Nerve and Muscle Connection Patterns; Bone Shapes and Muscle-Tendon AttachmentsThe structures that you learn about in anatomy textbooks all have causes, which include genes, proteins & mechanical forces.
Sensory nerves connect the spinal cord to the skin in stripes called "Dermatomes". Diagrams of human dermatomes are shown in a Wikipedia article on this subject.
How nerves are guided to these connections is not understood; Selective adhesion has been a popular theory, but isn't very specific or tested.
This same word "dermatome" also has a specific meaning in Embryology, where it refers certain parts of temporarily-existing blocks of cells along the right and left sides of the notochord and the neural tube. The inner layer of the skin (the dermis) is made (entirely?) of cells from the dermatome parts of somites, and we have the same number of dermatomes, in the sense of stripes of sensory innervation.
It is possible, maybe even very likely, but hasn't really been proven, that there is some direct causal relation between somite formation and the formation of dermatomes in the sense of stripes of skin innervation.
Please suggest what experiments or other observations that would be able to prove or disprove theories about nerve guidance to skin.
Motor nerves also connect to different parts of the body in 30-plus stripe-like (slice-like) bands called myotomes. Their geometric pattern is very similar to dermatomes. Another similarity is that somites each have a subdivision called a myotome. Using the same word to refer to parts of somites and also to regions of innervation of muscle creates the impression of (at least) a direct causal relation More evidence is needed.
Try to imagine what guidance mechanism(s) could cause the myotome cells of each somite to attract or pull motor nerves to the slices of muscular tissue that are also called "myotomes". What guides the muscle cells, and what guides the nerves?
Each somite also stimulates development of its own branch from the aorta, which also must have some mechanism. Some mechanism (or combination) causes ("controls?") the biceps muscle (and its tendons) to attach at certain locations ("Origins" = whichever skeletal attachment is closer to the midline of the body; and "Insertions" = the skeletal attachment sites farther from the midline.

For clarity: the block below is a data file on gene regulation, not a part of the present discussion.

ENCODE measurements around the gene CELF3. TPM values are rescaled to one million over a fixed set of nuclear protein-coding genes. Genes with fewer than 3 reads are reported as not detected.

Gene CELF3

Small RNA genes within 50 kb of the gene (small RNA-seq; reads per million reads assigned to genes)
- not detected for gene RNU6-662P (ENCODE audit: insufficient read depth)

For example, one theory is (was?) that each tendon attachment site on bone surfaces might secrete a chemotactic attractant substance, toward which tendons would either grow or crawl or be pulled, and to which the tendons would selectively attach.
Chemotaxis in slime molds was first revealed by observations that cell aggregations formed exactly opposite each other when cultured on both surfaces of dialysis membranes (through which only comparatively small molecules can diffuse). A few years later, John Bonner proved chemotaxis even more conclusively by pumping water slowly across glass surfaces on which slime mold amoebae were aggregating. Those amoebae on the upstream side of the water flow did not aggregate, but aggregation did occur on the downstream side. Can you visualize why chemotaxis predicts that effect of flow?
Figure out how to discover sizes or other properties of chemotactic attractant substances using differences in water flow rates, and membranes that differ in the maximum sizes of molecules that can pass through them.
Visualize how to test theories about muscle and nerve guidance by implanting small thin plastic barriers into embryos, for example at locations through which sensory and motor nerves normally extent. For example, what could you learn from whether or not nerves turned to go around permeable and impermeable barriers.
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